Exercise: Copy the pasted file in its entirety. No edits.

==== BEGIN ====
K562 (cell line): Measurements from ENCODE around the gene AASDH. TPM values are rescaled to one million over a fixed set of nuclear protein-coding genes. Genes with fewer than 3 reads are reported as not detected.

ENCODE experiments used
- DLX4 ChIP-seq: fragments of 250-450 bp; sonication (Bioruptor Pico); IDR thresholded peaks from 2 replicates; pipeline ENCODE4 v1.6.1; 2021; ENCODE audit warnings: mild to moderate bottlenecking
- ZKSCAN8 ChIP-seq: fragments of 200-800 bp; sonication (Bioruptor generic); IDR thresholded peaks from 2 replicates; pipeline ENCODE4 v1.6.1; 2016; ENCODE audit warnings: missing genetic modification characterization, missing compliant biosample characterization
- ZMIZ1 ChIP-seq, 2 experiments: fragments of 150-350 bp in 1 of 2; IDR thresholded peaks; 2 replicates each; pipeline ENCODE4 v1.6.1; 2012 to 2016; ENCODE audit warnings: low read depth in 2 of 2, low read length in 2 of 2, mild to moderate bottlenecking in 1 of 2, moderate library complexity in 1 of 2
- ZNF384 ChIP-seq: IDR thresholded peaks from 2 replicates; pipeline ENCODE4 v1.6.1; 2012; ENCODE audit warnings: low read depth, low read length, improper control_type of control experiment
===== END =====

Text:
K562 (cell line): Measurements from ENCODE around the gene AASDH. TPM values are rescaled to one million over a fixed set of nuclear protein-coding genes. Genes with fewer than 3 reads are reported as not detected.

ENCODE experiments used
- DLX4 ChIP-seq: fragments of 250-450 bp; sonication (Bioruptor Pico); IDR thresholded peaks from 2 replicates; pipeline ENCODE4 v1.6.1; 2021; ENCODE audit warnings: mild to moderate bottlenecking
- ZKSCAN8 ChIP-seq: fragments of 200-800 bp; sonication (Bioruptor generic); IDR thresholded peaks from 2 replicates; pipeline ENCODE4 v1.6.1; 2016; ENCODE audit warnings: missing genetic modification characterization, missing compliant biosample characterization
- ZMIZ1 ChIP-seq, 2 experiments: fragments of 150-350 bp in 1 of 2; IDR thresholded peaks; 2 replicates each; pipeline ENCODE4 v1.6.1; 2012 to 2016; ENCODE audit warnings: low read depth in 2 of 2, low read length in 2 of 2, mild to moderate bottlenecking in 1 of 2, moderate library complexity in 1 of 2
- ZNF384 ChIP-seq: IDR thresholded peaks from 2 replicates; pipeline ENCODE4 v1.6.1; 2012; ENCODE audit warnings: low read depth, low read length, improper control_type of control experiment